Ensure that the router is electrically connected to earth ground.

Wear an ESD-preventive wrist strap, ensuring that it makes good skin contact. Connect the clip to an unpainted surface of the router frame to channel unwanted ESD voltages safely to ground. To guard against ESD damage and shocks, the wrist strap and cord must operate effectively.

If no wrist strap is available, ground yourself by touching a metal part of the router.


Caution For the safety of your equipment, periodically check the resistance value of the antistatic strap. It should be between 1 and 10 megohms (Mohm).

General Site Requirements

This section describes the requirements your site must meet for safe installation and operation of your router. Ensure that the site is properly prepared before beginning installation. If you are experiencing shutdowns or unusually high errors with your existing equipment, this section can also help you isolate the cause of failures and prevent future problems.

Power Supply Considerations

Check the power at your site to ensure that you are receiving clean power (free of spikes and noise). Install a power conditioner if necessary.


Warning The device is designed for connection to TN and IT power systems. Statement  1007


The AC power supply autoselects either 110 V or 220 V operation. All routers include a 6-foot (1.8-meter) electrical power cord. A label near the power inlet indicates the correct voltage, frequency (AC-powered systems only), and current draw for the router.

Table 1 lists power requirements for Cisco 3800 series routers.

Table 1 Power Requirements for Cisco 3800 Series Routers

Router
Power Supply
Input Power
Input Voltage Tolerance Limits

Cisco 3825 and 3825-NOVPN without IP phone power output

AC

100 to 240 VAC
3 A at 110 V; 2 A at 230 V
47 to 63 Hz

85-264 VAC

DC

24 to 60 VDC, positive or negative, autoranging

12 A at 24 V; 5 A at 60 V

18-72 VDC

Cisco 3825 and 3825-NOVPN with IP phone power output

AC

100 to 240 VAC
8 A at 110 V; 4 A at 230 V
47 to 63 Hz

85-264 VAC

Cisco 3845 and 3845-NOVPN without IP phone power output

AC

100 to 240 VAC
4 A at 110 V; 2 A at 230 V
47 to 63 Hz

85-264 VAC

DC

24 to 60 VDC, positive or negative, autoranging

19 A at 24 V; 8 A at 60 V

18-72 VDC

Cisco 3845 and 3845-NOVPN with IP phone power output

AC

100 to 240 VAC
9 A at 110 V; 4 A at 230 V
47 to 63 Hz

85-264 VAC


Site Environment

Cisco 3800 series routers should normally be installed in an equipment rack. (For instructions, see "Installing Cisco 3800 Series Routers in an Equipment Rack.") The location of your router and the layout of your equipment rack or wiring room are extremely important considerations for proper operation. Equipment placed too close together, inadequate ventilation, and inaccessible panels can cause malfunctions and shutdowns, and can make maintenance difficult. Plan for access to both front and rear panels of the router. Refer to the "Router Airflow Diagrams" to help ensure proper ventilation.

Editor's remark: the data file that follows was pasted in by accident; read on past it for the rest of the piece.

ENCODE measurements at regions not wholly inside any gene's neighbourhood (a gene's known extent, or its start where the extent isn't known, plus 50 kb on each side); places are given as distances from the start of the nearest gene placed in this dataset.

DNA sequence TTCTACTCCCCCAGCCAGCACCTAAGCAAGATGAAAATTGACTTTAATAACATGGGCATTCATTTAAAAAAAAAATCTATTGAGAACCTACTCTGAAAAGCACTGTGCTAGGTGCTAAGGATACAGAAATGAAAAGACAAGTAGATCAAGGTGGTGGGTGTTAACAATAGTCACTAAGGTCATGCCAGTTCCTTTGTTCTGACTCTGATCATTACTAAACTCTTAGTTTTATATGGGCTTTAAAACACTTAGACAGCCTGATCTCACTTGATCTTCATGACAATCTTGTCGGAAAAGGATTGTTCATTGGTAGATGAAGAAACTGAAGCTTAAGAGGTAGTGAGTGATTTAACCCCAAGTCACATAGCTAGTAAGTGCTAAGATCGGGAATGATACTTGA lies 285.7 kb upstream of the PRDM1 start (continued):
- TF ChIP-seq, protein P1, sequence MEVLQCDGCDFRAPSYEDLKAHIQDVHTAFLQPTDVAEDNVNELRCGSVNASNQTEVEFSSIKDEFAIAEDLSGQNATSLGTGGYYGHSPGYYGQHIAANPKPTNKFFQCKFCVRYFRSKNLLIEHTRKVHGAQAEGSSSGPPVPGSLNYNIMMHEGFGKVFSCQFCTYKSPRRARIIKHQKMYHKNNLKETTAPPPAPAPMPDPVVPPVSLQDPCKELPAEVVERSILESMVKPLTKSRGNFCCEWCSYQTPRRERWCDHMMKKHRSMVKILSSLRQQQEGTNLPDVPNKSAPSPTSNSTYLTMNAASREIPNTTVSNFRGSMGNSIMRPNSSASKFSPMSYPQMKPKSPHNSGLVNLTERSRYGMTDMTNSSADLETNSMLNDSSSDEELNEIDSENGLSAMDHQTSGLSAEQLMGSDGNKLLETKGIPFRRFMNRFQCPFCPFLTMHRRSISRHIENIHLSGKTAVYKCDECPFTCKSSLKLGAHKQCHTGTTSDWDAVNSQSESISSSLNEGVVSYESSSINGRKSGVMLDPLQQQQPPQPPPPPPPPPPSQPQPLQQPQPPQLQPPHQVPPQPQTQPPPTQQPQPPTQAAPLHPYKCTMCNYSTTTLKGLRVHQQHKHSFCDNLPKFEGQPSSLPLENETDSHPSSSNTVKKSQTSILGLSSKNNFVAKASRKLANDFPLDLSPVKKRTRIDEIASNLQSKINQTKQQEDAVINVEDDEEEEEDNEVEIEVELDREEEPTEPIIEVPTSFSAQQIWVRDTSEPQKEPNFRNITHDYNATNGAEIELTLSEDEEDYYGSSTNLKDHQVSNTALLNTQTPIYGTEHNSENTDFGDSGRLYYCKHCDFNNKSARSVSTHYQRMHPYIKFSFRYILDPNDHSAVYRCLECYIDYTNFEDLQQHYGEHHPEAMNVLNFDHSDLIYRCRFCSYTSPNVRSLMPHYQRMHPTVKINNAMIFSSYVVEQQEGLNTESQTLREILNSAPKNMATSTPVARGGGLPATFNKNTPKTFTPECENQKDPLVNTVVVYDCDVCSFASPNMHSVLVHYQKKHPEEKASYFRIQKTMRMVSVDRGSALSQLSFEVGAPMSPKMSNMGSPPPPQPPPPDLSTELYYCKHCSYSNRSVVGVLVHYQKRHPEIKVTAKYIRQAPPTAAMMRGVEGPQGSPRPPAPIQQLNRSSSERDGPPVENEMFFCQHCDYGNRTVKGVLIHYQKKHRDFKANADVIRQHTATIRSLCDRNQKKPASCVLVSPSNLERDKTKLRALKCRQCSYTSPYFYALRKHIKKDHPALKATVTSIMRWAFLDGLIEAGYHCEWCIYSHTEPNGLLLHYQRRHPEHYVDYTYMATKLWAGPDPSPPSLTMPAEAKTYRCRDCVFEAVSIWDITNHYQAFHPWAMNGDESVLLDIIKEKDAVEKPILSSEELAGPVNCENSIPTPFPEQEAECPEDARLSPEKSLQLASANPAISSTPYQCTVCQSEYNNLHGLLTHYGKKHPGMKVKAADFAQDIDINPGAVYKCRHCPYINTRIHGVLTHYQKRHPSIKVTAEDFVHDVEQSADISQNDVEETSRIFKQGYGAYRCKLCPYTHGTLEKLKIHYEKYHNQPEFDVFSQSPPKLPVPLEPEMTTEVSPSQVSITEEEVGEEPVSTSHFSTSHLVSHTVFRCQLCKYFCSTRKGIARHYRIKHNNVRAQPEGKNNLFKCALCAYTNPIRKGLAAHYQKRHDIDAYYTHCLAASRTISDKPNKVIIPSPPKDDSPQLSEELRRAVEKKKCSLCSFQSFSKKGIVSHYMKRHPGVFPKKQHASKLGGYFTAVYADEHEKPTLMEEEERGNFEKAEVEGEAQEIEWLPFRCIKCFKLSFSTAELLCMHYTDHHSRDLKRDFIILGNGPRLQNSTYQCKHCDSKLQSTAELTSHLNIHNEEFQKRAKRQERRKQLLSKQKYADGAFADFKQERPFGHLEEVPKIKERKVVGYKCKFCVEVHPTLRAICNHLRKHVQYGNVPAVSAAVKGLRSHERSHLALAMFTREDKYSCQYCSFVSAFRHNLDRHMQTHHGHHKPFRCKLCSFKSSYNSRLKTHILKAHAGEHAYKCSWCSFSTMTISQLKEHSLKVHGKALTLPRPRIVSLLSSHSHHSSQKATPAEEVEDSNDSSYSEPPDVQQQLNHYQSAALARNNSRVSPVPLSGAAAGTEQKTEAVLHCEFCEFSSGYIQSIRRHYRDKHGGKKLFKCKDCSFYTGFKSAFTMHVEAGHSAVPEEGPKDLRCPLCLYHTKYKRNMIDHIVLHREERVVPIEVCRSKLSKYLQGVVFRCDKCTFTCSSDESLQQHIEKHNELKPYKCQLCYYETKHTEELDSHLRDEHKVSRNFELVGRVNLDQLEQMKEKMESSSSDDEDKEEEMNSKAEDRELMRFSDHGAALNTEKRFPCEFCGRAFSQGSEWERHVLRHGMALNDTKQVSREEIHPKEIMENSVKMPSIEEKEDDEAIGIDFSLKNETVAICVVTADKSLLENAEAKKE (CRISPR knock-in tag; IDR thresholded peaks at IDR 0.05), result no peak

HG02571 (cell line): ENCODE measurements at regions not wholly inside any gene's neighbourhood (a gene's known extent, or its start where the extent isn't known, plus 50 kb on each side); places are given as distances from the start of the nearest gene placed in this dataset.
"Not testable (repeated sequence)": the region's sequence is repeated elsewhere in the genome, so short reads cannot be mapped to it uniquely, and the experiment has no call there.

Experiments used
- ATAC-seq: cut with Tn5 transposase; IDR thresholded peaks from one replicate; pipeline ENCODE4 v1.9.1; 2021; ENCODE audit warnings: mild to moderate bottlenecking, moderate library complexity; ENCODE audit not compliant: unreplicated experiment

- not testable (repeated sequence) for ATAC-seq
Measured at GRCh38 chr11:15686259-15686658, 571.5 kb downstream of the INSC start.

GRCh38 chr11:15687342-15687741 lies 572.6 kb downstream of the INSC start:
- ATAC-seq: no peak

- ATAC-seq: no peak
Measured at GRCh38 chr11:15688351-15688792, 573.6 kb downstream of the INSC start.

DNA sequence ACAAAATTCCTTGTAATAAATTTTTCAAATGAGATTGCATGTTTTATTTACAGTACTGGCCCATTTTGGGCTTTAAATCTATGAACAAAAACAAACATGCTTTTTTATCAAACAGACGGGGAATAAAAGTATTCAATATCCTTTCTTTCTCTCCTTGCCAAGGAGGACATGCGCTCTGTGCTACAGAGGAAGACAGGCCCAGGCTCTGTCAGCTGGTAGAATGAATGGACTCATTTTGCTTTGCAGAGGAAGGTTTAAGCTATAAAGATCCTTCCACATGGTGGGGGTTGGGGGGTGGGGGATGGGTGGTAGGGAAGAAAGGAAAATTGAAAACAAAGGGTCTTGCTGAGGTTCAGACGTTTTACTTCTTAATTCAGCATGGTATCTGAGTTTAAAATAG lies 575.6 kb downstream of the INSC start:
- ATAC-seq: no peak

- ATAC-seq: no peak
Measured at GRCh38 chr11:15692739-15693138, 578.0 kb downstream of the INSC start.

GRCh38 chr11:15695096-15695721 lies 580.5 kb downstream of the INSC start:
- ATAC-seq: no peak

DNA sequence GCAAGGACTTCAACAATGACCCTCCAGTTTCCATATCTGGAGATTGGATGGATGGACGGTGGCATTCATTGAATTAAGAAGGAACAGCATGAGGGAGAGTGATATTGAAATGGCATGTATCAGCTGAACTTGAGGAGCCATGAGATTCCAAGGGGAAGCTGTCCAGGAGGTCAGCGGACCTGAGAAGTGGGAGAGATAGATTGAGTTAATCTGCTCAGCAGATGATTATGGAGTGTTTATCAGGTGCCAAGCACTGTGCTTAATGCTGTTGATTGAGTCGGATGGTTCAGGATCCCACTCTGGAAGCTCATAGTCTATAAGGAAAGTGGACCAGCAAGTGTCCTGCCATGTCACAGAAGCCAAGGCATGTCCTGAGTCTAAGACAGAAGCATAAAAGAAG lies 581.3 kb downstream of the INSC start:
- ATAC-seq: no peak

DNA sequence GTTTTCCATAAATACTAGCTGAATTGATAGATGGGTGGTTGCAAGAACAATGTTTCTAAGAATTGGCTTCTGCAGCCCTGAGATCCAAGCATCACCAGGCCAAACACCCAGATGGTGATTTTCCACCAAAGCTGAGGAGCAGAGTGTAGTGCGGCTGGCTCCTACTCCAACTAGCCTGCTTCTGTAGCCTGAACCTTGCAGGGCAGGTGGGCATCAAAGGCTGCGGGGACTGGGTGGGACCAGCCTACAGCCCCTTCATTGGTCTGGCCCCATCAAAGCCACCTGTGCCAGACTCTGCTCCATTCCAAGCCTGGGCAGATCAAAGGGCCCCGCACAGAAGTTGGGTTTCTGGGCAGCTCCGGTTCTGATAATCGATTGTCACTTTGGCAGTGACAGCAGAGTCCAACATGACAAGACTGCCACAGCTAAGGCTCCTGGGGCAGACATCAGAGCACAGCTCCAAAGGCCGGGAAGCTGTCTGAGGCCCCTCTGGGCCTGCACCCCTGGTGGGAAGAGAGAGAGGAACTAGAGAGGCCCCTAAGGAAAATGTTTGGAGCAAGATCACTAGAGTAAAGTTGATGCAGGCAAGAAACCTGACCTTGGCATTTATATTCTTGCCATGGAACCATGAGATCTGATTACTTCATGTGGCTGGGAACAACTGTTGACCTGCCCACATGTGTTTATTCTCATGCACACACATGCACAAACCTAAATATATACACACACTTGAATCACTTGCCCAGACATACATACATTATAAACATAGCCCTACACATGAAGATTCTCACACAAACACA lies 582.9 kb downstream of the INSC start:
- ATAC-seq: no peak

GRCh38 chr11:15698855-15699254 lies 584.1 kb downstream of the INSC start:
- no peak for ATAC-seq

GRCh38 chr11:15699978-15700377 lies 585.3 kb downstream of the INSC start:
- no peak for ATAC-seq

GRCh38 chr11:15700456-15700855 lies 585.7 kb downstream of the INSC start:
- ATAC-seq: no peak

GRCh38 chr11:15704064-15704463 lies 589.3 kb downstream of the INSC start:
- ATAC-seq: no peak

Cisco 3800 series routers operate at a temperature of 32 to 104 degrees F (0 to 40 degrees C) and a humidity of 5 to 95 percent (noncondensing).

When planning your site layout and equipment locations, remember the precautions described in the next section, "Site Configuration," to help avoid equipment failures and reduce the likelihood of environmentally caused shutdowns. If you are experiencing shutdowns or an unusually high number of errors with your existing equipment, these precautions may help you isolate the cause of the failures and prevent future problems.

Site Configuration

The following precautions help you plan the operating environment for your router and help avoid environmentally caused equipment failures:

Ensure that the room where your router operates has adequate circulation. Electrical equipment generates heat. Without adequate circulation, ambient air temperature may not cool equipment to acceptable operating temperatures.

Always follow ESD-prevention procedures described in the "Preventing Electrostatic Discharge Damage" section to avoid damage to equipment. Damage from static discharge can cause immediate or intermittent equipment failure.

Ensure that the router cover or motherboard tray and module rear panels are secure. All empty network module slots, interface card slots, and power supply bays must have filler panels installed. The router is designed to allow cooling air to flow within it through specially designed cooling slots. A router with uncovered openings creates leaks that may interrupt and reduce the flow of air across internal components.

Equipment Racks

You can install Cisco 3800 series routers in a 19-inch rack, or in a 23-inch rack with adapters from your rack manufacturer. For mounting procedures, see the "Rack-Mounting the Router" section on page 10 of "Installing Cisco 3800 Series Routers in an Equipment Rack."

Consider the following information when planning your equipment rack configuration:

Allow clearance around the rack for maintenance.

Enclosed racks must have adequate ventilation. Ensure that the rack is not congested, because each router generates heat. An enclosed rack should have louvered sides and a fan to provide cooling air. Heat generated by equipment near the bottom of the rack can be drawn upward into the intake ports of the equipment above.